PopularScience_19130701_0083_001_0006.xml
article
65
65,66,67,68,69,70,71,72
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WOMEN TEACHERS AND EQUAL PAY
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MRS. ELFRIEDA HOCHBAUM POPE
ARGUMENTS opposing the progress of women are apt to begin with a praise of “typical, sweet” femininity, continue with a retailing of the fixed and inherent failings of women, add instances of selfish action on the part of individual women, such as taking away a man’s seat, obstructing a man’s view, getting in front of him in a ticket or bank line (forgetting that women have been carefully educated to consider themselves as creatures of privilege), and end with visions of race-extermination.
PopularScience_19130701_0083_001_0007.xml
article
73
73,74,75,76,77,78,79,80
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THE BUSINESS MAN AND THE HIGH-SCHOOL GRADUATE
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JAMES P. MUNROE
NOT so very long ago the merchant, the manufacturer, the teacher, the young man, and the public in general were under the spell of the boys’ magazine, wherein the first prize—the prize of partnership in the business and marriage with the “ old man’s ” daughter—is awarded to the boy who keeps his hands clean, brushes his shoes, picks up stray pins on the office floor and carefully saves the twine from his employer’s parcels.
PopularScience_19130701_0083_001_0008.xml
article
81
81,82,83,84,85,86,87,88,89,90,91,92,93,94,95,96
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VULGAR SPECIES AND THERAPEUTIC SUPERSTITIONS1
DIRECTOR OF THE CHEMICAL LABORATORY, BETH ISRAEL HOSPITAL, NEW YORK CITY, INSTRUCTOR IN BIOLOGICAL CHEMISTRY, COLUMBIA UNIVERSITY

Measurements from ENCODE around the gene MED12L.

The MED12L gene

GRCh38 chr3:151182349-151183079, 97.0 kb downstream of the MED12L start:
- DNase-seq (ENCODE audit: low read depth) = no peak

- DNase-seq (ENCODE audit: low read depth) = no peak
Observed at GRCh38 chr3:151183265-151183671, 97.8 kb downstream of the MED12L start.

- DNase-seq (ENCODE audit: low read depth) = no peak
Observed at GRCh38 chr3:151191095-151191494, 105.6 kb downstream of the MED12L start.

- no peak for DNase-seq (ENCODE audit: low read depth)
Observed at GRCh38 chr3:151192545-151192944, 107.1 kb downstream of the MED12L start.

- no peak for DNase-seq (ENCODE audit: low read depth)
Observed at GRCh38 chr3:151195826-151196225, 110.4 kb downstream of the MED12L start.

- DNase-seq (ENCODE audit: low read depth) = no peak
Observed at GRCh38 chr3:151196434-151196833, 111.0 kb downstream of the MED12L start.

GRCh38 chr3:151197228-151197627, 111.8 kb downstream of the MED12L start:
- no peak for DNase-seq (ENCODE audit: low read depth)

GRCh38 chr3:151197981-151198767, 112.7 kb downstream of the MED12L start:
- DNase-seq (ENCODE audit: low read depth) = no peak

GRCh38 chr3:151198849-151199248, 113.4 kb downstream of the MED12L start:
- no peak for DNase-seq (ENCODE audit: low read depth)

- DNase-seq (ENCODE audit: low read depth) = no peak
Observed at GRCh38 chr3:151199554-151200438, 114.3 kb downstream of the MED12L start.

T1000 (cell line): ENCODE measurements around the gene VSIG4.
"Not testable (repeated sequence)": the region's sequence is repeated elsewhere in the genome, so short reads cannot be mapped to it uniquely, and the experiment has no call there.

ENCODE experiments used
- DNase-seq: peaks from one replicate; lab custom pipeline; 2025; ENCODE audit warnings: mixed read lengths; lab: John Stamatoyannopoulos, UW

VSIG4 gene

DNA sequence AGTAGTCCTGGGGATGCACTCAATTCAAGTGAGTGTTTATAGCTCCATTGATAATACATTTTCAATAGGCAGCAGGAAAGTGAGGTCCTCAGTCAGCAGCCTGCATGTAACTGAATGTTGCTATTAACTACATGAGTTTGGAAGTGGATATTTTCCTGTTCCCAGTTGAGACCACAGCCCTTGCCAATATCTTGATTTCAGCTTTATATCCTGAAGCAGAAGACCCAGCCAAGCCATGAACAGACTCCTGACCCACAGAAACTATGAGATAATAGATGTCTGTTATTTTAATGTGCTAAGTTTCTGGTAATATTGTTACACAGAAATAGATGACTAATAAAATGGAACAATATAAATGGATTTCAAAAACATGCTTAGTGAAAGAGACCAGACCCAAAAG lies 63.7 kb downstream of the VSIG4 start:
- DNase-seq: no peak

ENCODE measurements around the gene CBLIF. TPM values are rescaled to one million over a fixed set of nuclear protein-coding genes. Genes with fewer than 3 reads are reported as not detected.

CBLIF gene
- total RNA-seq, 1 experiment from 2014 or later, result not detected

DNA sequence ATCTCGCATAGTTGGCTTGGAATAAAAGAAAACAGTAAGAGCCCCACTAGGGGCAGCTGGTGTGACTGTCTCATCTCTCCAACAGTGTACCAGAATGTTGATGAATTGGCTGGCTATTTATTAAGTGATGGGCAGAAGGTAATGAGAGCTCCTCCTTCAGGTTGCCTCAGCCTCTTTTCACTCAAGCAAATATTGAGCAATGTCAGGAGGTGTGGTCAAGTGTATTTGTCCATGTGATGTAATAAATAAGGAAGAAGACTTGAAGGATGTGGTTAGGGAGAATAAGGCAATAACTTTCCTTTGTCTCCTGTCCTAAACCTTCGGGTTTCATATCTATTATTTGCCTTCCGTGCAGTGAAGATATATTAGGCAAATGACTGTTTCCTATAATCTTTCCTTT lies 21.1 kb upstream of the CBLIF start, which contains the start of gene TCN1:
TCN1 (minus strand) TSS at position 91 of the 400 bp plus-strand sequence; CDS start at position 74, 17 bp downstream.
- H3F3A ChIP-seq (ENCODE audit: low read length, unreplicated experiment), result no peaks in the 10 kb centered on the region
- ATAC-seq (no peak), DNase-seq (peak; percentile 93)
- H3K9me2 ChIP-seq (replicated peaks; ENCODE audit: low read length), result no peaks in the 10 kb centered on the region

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MAX KAHN
THE search for the cause of things and events exists since the appearance of man on the face of the earth. The inability to explain things reasonably and convincingly induced the thinkers of ancient times to use their imaginative faculties. The ancient explainers of natural phenomena were the poets.
PopularScience_19130701_0083_001_0009.xml
article
97
97,98,99
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LESTER F. WARD AS SOCIOLOGIST
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PROFESSOR E. A. ROSS
THE late Lester F. Ward was a many-sided man and his fifty productive years brought forth a great number of contributions to botany, paleobotany, geology, psychology and anthropology. For a long time as paleobotanist of the U. S. Geological Survey he led as it were a double intellectual life, devoting his office hours to fossil plants and his spare time to the sciences relating to man.
PopularScience_19130701_0083_001_0010.xml
article
100
100,101,102,103,104,105
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THE PROGRESS OF SCIENCE
LOED AVEBUEY AND THE PASSING OF THE VICTOEIAN EEA
VITAL STATISTICS AND THE MALLIAGE RATE
SCIENTIFIC ITEMS
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DURING the nineteenth century, England was clearly the leading nation of the world. Previously it had been rivaled by Italy and France, even by Austria and Spain; now it has to. contend for supremacy with Germany and the United States; soon Russia and China will be added; perhaps the Balkan states and Japan.